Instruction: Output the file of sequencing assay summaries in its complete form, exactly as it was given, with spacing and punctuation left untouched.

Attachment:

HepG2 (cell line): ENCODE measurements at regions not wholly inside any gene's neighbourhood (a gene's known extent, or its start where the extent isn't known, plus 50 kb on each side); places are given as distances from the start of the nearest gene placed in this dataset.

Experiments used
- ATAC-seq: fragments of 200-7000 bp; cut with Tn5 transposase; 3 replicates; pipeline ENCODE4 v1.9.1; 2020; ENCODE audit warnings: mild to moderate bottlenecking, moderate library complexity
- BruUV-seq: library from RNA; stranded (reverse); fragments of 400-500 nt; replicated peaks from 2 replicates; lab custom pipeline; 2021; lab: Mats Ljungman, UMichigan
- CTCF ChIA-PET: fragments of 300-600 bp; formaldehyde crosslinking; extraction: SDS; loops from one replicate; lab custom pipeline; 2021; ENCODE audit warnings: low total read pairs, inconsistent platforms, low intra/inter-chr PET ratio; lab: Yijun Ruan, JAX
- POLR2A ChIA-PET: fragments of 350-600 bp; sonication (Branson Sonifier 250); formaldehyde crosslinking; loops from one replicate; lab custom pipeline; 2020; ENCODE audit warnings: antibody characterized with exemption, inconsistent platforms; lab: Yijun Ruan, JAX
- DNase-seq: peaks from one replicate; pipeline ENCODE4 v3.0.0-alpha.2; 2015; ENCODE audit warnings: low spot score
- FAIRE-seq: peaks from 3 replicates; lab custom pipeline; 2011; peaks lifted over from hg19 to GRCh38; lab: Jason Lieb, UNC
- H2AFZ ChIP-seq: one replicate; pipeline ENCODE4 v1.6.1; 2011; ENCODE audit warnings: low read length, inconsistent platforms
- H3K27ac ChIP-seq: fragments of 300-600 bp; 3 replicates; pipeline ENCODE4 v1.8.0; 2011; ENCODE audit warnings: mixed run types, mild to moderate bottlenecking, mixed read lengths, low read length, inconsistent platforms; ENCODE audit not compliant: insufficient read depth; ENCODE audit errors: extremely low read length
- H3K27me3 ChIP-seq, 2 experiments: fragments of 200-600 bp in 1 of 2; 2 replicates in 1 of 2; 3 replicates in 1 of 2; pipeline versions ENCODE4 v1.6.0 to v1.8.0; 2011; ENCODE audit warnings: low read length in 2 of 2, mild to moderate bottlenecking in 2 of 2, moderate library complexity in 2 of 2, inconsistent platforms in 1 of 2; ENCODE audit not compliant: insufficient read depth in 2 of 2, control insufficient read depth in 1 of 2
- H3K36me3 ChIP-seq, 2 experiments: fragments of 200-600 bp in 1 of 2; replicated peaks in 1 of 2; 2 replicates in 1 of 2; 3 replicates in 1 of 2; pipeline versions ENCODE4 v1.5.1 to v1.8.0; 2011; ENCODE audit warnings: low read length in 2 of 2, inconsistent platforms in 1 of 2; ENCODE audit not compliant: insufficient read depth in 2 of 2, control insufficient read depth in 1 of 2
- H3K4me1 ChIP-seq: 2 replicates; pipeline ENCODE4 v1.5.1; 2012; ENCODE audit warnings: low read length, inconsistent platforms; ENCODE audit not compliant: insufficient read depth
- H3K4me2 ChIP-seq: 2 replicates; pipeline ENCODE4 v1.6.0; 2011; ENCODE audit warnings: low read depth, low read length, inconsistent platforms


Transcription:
HepG2 (cell line): ENCODE measurements at regions not wholly inside any gene's neighbourhood (a gene's known extent, or its start where the extent isn't known, plus 50 kb on each side); places are given as distances from the start of the nearest gene placed in this dataset.

Experiments used
- ATAC-seq: fragments of 200-7000 bp; cut with Tn5 transposase; 3 replicates; pipeline ENCODE4 v1.9.1; 2020; ENCODE audit warnings: mild to moderate bottlenecking, moderate library complexity
- BruUV-seq: library from RNA; stranded (reverse); fragments of 400-500 nt; replicated peaks from 2 replicates; lab custom pipeline; 2021; lab: Mats Ljungman, UMichigan
- CTCF ChIA-PET: fragments of 300-600 bp; formaldehyde crosslinking; extraction: SDS; loops from one replicate; lab custom pipeline; 2021; ENCODE audit warnings: low total read pairs, inconsistent platforms, low intra/inter-chr PET ratio; lab: Yijun Ruan, JAX
- POLR2A ChIA-PET: fragments of 350-600 bp; sonication (Branson Sonifier 250); formaldehyde crosslinking; loops from one replicate; lab custom pipeline; 2020; ENCODE audit warnings: antibody characterized with exemption, inconsistent platforms; lab: Yijun Ruan, JAX
- DNase-seq: peaks from one replicate; pipeline ENCODE4 v3.0.0-alpha.2; 2015; ENCODE audit warnings: low spot score
- FAIRE-seq: peaks from 3 replicates; lab custom pipeline; 2011; peaks lifted over from hg19 to GRCh38; lab: Jason Lieb, UNC
- H2AFZ ChIP-seq: one replicate; pipeline ENCODE4 v1.6.1; 2011; ENCODE audit warnings: low read length, inconsistent platforms
- H3K27ac ChIP-seq: fragments of 300-600 bp; 3 replicates; pipeline ENCODE4 v1.8.0; 2011; ENCODE audit warnings: mixed run types, mild to moderate bottlenecking, mixed read lengths, low read length, inconsistent platforms; ENCODE audit not compliant: insufficient read depth; ENCODE audit errors: extremely low read length
- H3K27me3 ChIP-seq, 2 experiments: fragments of 200-600 bp in 1 of 2; 2 replicates in 1 of 2; 3 replicates in 1 of 2; pipeline versions ENCODE4 v1.6.0 to v1.8.0; 2011; ENCODE audit warnings: low read length in 2 of 2, mild to moderate bottlenecking in 2 of 2, moderate library complexity in 2 of 2, inconsistent platforms in 1 of 2; ENCODE audit not compliant: insufficient read depth in 2 of 2, control insufficient read depth in 1 of 2
- H3K36me3 ChIP-seq, 2 experiments: fragments of 200-600 bp in 1 of 2; replicated peaks in 1 of 2; 2 replicates in 1 of 2; 3 replicates in 1 of 2; pipeline versions ENCODE4 v1.5.1 to v1.8.0; 2011; ENCODE audit warnings: low read length in 2 of 2, inconsistent platforms in 1 of 2; ENCODE audit not compliant: insufficient read depth in 2 of 2, control insufficient read depth in 1 of 2
- H3K4me1 ChIP-seq: 2 replicates; pipeline ENCODE4 v1.5.1; 2012; ENCODE audit warnings: low read length, inconsistent platforms; ENCODE audit not compliant: insufficient read depth
- H3K4me2 ChIP-seq: 2 replicates; pipeline ENCODE4 v1.6.0; 2011; ENCODE audit warnings: low read depth, low read length, inconsistent platforms